I am in haste dear mother / Your Son

T B Adams.

RC (Adams Papers); internal address: “Mrs: A Adams.” Some loss of text where the seal was removed and due to wear at the edge.

1The Walpole, N.H., Farmer’s Weekly Museum, 19 Aug., disparaged the defense of Joseph Priestley by “A New-England Man,” writing that he “cannot be induced by the subtilty of polemic disputation, by the pomp of learning, by the pride of philosophy, by the pageanty of electric tricks, nor by all the convulsive spasms of the tortured mouse in his exhausted receiver, to respect the character of this ’busy and intermedling priest.’”

2The enclosure has not been found, but was likely an extract from JQA’s 9 July letter to TBA lamenting William Cobbett’s treatment of JA and providing an exhaustive update of Napoleon’s campaigns. He also enclosed letters from German acquaintances seeking assistance with U.S. legal matters and reported that he had sold TBA’s horse and shipped him a trunk (Adams Papers). The Massachusetts Mercury, 1 Oct., printed seven paragraphs of the letter that covered public matters, changing the date to 13 July and attributing it to “a gentleman of respectability in Europe.” A note printed below the extract from the “Communicator” disputed JQA’s assertion that Cobbett’s newspaper was the most popular in the United States, claiming instead that “Porcupine’s Gazette is, and has been long despised by almost all Americans who love their country.TBA received JQA’s letter on 11 Sept. and answered it on the 23d, thanking his brother for the accounts of European politics, reporting on JQA’s financial affairs, and offering comment on Capt. Thomas Truxtun and the yellow fever in Philadelphia (Adams Papers).

3JQA signed the second Prussian-American Treaty of Amity and Commerce on 11 July in Berlin, for which see vol. 12:355, 356, replacing the original 1785 treaty, which expired on 8 Aug. 1796. Timothy Pickering enclosed a copy of the treaty in a letter to JA of 16 Sept. 1799 and reported that the original had arrived at his office (Adams Papers).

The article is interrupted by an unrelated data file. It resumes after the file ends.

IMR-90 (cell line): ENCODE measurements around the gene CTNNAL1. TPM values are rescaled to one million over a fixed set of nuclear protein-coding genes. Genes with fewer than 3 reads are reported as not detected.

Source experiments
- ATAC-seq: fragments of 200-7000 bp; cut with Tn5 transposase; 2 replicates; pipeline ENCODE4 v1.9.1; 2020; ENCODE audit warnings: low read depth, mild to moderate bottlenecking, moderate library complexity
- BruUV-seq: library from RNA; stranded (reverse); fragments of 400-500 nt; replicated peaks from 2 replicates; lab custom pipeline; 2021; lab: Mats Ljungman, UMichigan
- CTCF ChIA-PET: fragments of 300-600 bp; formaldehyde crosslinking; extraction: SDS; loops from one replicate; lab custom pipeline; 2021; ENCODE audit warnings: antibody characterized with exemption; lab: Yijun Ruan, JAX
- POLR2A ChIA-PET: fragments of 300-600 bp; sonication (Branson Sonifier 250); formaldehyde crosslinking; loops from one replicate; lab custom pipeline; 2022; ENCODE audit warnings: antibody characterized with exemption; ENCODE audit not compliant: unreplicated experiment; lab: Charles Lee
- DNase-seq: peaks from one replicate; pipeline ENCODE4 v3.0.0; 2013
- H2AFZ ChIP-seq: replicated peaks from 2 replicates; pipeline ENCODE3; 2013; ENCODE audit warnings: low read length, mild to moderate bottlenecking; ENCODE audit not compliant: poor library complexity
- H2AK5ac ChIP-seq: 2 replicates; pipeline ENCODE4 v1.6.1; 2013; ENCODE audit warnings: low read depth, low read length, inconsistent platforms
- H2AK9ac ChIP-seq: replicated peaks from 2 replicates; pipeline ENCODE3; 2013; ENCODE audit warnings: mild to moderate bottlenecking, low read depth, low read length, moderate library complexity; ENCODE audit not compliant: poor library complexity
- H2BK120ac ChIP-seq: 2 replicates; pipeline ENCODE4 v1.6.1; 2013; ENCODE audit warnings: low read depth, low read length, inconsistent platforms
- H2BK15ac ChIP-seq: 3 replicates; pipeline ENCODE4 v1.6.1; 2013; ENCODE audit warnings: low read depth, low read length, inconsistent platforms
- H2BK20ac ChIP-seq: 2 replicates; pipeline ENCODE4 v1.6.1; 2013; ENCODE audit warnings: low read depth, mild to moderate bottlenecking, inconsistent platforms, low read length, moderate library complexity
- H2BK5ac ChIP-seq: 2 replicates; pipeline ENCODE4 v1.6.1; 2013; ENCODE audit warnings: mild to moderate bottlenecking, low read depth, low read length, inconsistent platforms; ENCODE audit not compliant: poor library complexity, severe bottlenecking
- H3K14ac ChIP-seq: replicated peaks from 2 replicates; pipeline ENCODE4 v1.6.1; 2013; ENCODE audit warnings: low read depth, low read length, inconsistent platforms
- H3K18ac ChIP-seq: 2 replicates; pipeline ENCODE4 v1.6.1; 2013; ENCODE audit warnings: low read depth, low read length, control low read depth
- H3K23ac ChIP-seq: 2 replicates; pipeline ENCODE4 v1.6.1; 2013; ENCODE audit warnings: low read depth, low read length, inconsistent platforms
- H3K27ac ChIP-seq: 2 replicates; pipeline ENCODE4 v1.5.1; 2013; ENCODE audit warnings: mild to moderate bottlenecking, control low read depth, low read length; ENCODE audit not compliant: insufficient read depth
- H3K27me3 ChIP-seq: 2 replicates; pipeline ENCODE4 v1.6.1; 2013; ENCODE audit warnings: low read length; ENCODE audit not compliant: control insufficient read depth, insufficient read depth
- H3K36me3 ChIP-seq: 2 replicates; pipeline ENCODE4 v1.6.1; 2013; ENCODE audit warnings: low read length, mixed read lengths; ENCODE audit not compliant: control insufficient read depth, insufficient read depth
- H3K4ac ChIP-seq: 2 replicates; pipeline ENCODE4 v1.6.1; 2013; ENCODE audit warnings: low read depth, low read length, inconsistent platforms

4The letters from Tilly Whitcomb to TBA have not been found.

5The prominent Democratic-Republican in the Wister family appears to have been Dr. Casper Wistar, a cousin of Daniel Wister. Dr. Wistar was vice president of the American Philosophical Society when Thomas Jefferson was named president of the organization in 1797. On 20 Aug. 1799 Wistar was mentioned as a potential Democratic-Republican candidate for Congress (John W. Jordan, ed., Colonial and Revolutionary Families of Pennsylvania, 3 vols., N.Y., 1911, 1:261–262; Jefferson, Papers description begins The Papers of Thomas Jefferson, ed. Julian P. Boyd, Charles T. Cullen, John Catanzariti, Barbara B. Oberg, James P. McClure, and others, Princeton, N.J., 1950–. description ends , 29:276–277; Boston Gazette, 20 Aug.).

6The piece TBA sent to the Philadelphia Gazette has not been found but was possibly “To the Electors of Pennsylvania” by “Plain Truth,” which appeared in the newspaper on 4 October. The writer attacked “the ’republican’ committee” that supported Thomas McKean for governor, denied that Federalists were timing their attacks to influence the election, and criticized McKean’s support of Dr. George Logan and the protesters against the Alien Acts who were arrested at St. Mary’s Church in February.